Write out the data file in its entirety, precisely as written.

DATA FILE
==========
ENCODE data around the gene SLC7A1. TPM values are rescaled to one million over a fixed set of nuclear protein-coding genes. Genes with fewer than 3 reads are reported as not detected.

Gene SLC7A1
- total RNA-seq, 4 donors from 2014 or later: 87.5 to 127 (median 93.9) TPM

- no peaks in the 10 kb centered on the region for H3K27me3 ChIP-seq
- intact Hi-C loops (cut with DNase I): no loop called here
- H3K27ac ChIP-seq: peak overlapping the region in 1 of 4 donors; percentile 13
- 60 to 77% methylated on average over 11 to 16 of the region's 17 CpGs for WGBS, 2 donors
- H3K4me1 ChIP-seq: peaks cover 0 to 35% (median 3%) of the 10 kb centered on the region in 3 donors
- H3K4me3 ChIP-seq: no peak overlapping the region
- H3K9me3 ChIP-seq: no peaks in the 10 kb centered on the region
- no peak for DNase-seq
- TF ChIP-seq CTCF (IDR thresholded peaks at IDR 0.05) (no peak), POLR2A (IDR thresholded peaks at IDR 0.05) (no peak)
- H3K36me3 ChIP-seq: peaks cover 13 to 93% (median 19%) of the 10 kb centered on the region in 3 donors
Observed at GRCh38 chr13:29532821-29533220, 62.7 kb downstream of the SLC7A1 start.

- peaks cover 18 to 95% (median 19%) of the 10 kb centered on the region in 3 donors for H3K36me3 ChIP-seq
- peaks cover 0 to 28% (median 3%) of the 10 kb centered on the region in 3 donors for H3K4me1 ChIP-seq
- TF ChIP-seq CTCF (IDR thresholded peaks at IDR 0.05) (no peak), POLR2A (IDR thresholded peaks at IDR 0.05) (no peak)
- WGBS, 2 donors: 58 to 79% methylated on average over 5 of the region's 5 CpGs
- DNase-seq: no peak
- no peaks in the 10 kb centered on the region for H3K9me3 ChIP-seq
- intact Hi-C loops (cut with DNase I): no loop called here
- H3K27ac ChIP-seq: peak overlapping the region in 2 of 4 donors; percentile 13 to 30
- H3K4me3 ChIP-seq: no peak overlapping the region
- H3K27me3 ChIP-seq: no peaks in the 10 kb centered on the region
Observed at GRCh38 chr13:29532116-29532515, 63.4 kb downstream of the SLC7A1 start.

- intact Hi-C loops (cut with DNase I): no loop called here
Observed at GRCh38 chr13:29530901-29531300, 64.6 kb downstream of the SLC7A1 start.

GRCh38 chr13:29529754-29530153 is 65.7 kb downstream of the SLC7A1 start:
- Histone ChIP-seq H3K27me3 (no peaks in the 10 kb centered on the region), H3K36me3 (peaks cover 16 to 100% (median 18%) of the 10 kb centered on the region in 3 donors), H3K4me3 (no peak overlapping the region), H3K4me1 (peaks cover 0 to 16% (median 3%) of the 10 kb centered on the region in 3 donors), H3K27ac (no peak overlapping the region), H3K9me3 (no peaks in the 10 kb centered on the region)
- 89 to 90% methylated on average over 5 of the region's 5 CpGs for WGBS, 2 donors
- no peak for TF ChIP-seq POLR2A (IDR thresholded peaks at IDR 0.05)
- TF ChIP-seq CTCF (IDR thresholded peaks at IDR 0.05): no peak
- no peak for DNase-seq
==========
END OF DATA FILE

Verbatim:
ENCODE data around the gene SLC7A1. TPM values are rescaled to one million over a fixed set of nuclear protein-coding genes. Genes with fewer than 3 reads are reported as not detected.

Gene SLC7A1
- total RNA-seq, 4 donors from 2014 or later: 87.5 to 127 (median 93.9) TPM

- no peaks in the 10 kb centered on the region for H3K27me3 ChIP-seq
- intact Hi-C loops (cut with DNase I): no loop called here
- H3K27ac ChIP-seq: peak overlapping the region in 1 of 4 donors; percentile 13
- 60 to 77% methylated on average over 11 to 16 of the region's 17 CpGs for WGBS, 2 donors
- H3K4me1 ChIP-seq: peaks cover 0 to 35% (median 3%) of the 10 kb centered on the region in 3 donors
- H3K4me3 ChIP-seq: no peak overlapping the region
- H3K9me3 ChIP-seq: no peaks in the 10 kb centered on the region
- no peak for DNase-seq
- TF ChIP-seq CTCF (IDR thresholded peaks at IDR 0.05) (no peak), POLR2A (IDR thresholded peaks at IDR 0.05) (no peak)
- H3K36me3 ChIP-seq: peaks cover 13 to 93% (median 19%) of the 10 kb centered on the region in 3 donors
Observed at GRCh38 chr13:29532821-29533220, 62.7 kb downstream of the SLC7A1 start.

- peaks cover 18 to 95% (median 19%) of the 10 kb centered on the region in 3 donors for H3K36me3 ChIP-seq
- peaks cover 0 to 28% (median 3%) of the 10 kb centered on the region in 3 donors for H3K4me1 ChIP-seq
- TF ChIP-seq CTCF (IDR thresholded peaks at IDR 0.05) (no peak), POLR2A (IDR thresholded peaks at IDR 0.05) (no peak)
- WGBS, 2 donors: 58 to 79% methylated on average over 5 of the region's 5 CpGs
- DNase-seq: no peak
- no peaks in the 10 kb centered on the region for H3K9me3 ChIP-seq
- intact Hi-C loops (cut with DNase I): no loop called here
- H3K27ac ChIP-seq: peak overlapping the region in 2 of 4 donors; percentile 13 to 30
- H3K4me3 ChIP-seq: no peak overlapping the region
- H3K27me3 ChIP-seq: no peaks in the 10 kb centered on the region
Observed at GRCh38 chr13:29532116-29532515, 63.4 kb downstream of the SLC7A1 start.

- intact Hi-C loops (cut with DNase I): no loop called here
Observed at GRCh38 chr13:29530901-29531300, 64.6 kb downstream of the SLC7A1 start.

GRCh38 chr13:29529754-29530153 is 65.7 kb downstream of the SLC7A1 start:
- Histone ChIP-seq H3K27me3 (no peaks in the 10 kb centered on the region), H3K36me3 (peaks cover 16 to 100% (median 18%) of the 10 kb centered on the region in 3 donors), H3K4me3 (no peak overlapping the region), H3K4me1 (peaks cover 0 to 16% (median 3%) of the 10 kb centered on the region in 3 donors), H3K27ac (no peak overlapping the region), H3K9me3 (no peaks in the 10 kb centered on the region)
- 89 to 90% methylated on average over 5 of the region's 5 CpGs for WGBS, 2 donors
- no peak for TF ChIP-seq POLR2A (IDR thresholded peaks at IDR 0.05)
- TF ChIP-seq CTCF (IDR thresholded peaks at IDR 0.05): no peak
- no peak for DNase-seq